Fay Hallam has been perpetuating the same soul-jazz pop-garage heritage for over twenty years both in groups like Makin 'Time, The Prime Movers, Phaze, Fay Hallam Trinity and the Fay Hallam Group today. She returns with an exceptional lineup, including Andy Lewis, ex-bassist with Paul Weller. The Mod Queen is back in town!


House Of Now (2016)

Aided by Acid Jazz supremo, Andy Lewis (Paul Weller, Pimlico, Judy Dyble, etc) in the producer’s chair, Hallam’s latest album holds on to her Modernist Hammond-groove roots but reaches new conceptual heights.


Thirteen tracks, loosely held together by themes of spirituality and unspoken religiosity, they sound like they belong to an early 1970’s counterculture-inspired musical.


Hallam and her assembled band are on killer form, with a sound that’s somewhere between Julie Driscoll’s psych-infused R&B, and the big-hearted soul of Marta Kubisova.


The Medway Modette still has it. Further sonic territory is explored via the spacey soul-searching of ‘Fragment’, the Robert Kirby style strings of ‘Heart Cries Out’ and the lover’s lament of ‘Colours’. Though for the most part, finger-snapping soul beats brush up against Latino-funk on an album that exudes both cool sophistication and an exuberance that pushes you towards the nearest dancefloor.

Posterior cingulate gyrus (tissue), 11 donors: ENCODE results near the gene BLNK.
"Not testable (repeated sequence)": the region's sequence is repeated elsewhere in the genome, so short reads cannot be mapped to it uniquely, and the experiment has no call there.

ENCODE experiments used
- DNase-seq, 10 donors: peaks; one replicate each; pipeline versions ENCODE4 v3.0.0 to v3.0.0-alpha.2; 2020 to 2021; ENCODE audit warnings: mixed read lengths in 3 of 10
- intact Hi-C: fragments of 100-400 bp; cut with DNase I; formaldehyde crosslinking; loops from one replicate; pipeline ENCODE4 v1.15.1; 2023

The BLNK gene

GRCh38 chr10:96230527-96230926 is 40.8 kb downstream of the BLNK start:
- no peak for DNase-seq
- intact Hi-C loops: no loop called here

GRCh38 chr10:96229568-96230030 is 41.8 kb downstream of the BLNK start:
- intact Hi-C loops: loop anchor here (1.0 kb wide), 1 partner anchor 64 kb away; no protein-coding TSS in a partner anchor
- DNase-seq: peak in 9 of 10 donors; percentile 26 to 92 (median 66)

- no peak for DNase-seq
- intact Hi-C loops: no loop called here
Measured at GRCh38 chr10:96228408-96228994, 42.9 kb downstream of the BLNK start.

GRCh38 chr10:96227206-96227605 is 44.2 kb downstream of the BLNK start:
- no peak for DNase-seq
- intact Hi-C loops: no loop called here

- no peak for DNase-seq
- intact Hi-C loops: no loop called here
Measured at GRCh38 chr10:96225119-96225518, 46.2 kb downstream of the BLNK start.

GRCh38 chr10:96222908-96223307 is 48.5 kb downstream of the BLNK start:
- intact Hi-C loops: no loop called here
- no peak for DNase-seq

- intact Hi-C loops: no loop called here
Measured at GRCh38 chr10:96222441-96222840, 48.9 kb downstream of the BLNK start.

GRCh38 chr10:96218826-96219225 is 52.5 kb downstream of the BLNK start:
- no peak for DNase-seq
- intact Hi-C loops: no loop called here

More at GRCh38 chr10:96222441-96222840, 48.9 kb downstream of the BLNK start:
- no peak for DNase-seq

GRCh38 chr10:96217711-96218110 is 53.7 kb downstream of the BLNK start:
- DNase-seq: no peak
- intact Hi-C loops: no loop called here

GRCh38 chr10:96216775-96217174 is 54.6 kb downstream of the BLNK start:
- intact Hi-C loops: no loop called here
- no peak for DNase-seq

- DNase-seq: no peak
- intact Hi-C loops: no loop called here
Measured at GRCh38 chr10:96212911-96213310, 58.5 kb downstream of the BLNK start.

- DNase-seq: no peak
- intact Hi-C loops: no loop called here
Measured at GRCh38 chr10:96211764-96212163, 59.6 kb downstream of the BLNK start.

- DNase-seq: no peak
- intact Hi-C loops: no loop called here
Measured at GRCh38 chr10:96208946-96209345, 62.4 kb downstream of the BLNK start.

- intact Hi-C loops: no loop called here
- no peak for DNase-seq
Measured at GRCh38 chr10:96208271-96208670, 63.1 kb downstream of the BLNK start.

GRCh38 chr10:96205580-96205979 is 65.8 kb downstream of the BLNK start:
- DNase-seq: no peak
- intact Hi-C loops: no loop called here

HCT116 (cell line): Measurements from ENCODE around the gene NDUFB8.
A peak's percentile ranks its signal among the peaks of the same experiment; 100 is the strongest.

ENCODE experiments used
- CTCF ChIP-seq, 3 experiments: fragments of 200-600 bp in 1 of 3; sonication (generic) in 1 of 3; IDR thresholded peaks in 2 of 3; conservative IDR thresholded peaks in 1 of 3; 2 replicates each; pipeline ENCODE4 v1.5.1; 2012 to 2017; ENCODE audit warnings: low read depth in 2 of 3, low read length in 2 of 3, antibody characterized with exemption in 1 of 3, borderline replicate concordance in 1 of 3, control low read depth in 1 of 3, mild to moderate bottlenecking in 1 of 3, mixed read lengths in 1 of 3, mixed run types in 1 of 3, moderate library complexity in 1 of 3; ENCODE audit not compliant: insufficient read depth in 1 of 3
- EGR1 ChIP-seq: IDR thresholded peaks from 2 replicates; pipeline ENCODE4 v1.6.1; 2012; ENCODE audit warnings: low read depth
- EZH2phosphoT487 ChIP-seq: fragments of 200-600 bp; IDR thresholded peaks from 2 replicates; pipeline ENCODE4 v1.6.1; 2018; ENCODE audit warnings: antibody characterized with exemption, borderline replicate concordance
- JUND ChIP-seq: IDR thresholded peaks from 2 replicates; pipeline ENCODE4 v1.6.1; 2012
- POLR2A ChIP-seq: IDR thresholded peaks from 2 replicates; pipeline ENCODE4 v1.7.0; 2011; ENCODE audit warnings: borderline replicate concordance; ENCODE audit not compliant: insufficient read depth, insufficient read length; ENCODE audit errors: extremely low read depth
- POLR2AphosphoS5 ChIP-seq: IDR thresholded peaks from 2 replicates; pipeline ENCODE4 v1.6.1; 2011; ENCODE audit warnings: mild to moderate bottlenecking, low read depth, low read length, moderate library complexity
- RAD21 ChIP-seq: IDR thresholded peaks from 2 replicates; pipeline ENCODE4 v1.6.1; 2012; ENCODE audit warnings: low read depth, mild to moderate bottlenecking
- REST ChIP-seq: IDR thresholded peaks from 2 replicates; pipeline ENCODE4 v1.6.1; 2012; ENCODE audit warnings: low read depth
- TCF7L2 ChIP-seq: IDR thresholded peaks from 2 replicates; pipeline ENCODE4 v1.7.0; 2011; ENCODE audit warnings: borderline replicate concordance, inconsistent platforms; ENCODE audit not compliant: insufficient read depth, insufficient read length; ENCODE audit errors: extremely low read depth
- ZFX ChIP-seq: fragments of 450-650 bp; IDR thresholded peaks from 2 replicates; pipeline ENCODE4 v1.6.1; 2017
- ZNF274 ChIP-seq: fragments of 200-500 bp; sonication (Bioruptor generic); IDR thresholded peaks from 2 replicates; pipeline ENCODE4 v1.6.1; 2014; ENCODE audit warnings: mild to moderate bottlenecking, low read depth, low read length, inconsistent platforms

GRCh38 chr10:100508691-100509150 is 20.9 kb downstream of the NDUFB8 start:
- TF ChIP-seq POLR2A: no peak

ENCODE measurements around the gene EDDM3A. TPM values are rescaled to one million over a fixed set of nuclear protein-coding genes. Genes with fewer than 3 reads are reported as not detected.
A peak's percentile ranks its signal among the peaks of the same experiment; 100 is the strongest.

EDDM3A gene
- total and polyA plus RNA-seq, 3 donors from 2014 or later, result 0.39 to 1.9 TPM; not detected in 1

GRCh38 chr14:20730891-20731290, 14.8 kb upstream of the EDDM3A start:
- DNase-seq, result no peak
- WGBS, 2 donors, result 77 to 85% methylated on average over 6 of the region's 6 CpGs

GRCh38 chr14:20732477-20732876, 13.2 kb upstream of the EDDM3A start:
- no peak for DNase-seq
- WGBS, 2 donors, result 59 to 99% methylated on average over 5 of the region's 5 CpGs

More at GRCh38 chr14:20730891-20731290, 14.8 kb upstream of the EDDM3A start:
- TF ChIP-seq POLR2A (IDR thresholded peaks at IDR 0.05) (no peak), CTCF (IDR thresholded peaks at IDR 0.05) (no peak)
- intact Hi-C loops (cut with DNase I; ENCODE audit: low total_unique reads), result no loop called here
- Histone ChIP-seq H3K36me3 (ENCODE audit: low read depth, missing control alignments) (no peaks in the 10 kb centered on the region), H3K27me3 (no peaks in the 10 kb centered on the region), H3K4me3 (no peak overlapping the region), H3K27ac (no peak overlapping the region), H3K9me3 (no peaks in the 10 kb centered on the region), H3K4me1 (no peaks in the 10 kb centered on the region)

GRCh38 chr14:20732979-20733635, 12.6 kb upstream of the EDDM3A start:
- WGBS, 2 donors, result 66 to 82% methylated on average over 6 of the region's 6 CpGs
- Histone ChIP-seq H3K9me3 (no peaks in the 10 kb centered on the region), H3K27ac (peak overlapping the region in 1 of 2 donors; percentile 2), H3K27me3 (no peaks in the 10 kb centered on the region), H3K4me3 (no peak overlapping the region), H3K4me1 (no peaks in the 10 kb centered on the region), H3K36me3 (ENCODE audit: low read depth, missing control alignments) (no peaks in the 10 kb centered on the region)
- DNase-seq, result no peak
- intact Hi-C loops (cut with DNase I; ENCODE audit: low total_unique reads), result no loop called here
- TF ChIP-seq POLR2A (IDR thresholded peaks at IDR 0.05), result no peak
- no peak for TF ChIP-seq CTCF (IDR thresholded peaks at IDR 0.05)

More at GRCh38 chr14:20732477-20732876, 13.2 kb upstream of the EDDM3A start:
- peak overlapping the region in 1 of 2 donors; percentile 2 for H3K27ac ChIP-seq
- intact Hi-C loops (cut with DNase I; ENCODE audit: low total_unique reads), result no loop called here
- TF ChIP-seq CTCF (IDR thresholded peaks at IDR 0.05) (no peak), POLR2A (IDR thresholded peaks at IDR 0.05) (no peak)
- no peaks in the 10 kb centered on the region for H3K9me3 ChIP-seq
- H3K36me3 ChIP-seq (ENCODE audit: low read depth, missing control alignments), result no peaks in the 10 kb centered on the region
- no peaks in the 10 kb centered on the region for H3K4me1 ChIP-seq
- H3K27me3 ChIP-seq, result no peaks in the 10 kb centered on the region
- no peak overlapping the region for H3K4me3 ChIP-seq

All that, and fuzz-guitar breaks! What more could you want?

Duncan Fletcher, Mojo Magazine


House Of Now (2016)

"Queen of the Vidal bob hair-do, Fay Hallam paid her rock dues fronting bands like The Prime Movers, Phaze, The Fay Hallam Trinity and Makin' Time (with a pre- Charlatans Martin Blunt).  She has worked with Billy Childish, The Prime Movers, The Bongolian, and Magnus Carlson, and has toured the UK and Europe extensively.


2016 finds Fay having recorded possibly her strongest album to date; produced by Paul Weller collaborator Andy Lewis, House Of Now is a collection of progressive torch songs and filmic funk, ambitious and groovy; her rhythm & blues inspiration still very apparent but fused with a theatre-land soul reminiscent of musical freak-fests like Godspell, Superstar or Hair."


(Richard Searle, Acid Jazz/ Corduroy)


Corona (2015)

If Weller is the Modfather then Fay Hallam is the Modmother! Her new album has Bossa Nova and Hammond Grooves aplenty.


It’s also a fabulous album.  A complete, start to finish journey of an album. A journey with fine, sunny weather to begin, then a few clouds, but no traffic jams or major hitches.


Fay Hallam reeks of class.Perfect hair. Great cheekbones. Whirlpool eyes.She was in Eighties Mod Band  Makin’ Time… You can Google her history and if you’re a newcomer to her work, then start with this and work backwards.


She plays Hammond organ and sings in a clear, strong voice avoiding the vocal gymnastics of modern soul singers. As well as the Bossa Nova Mod, which at times is something of a modern Sade as much as Astrud Gilberto, there are some more funky work-outs (think The James Taylor Quartet’s ‘Wait A Minute’ album)


Fay’s last album, ‘Lost In Sound’, a collaboration with The Bongolian, was upbeat and majestic, with one sad song dedicated to her father, called ‘I Can’t Cry’. There is a very melancholy song on this album called ‘Without A Smile’ which covers similar ground and is very affecting.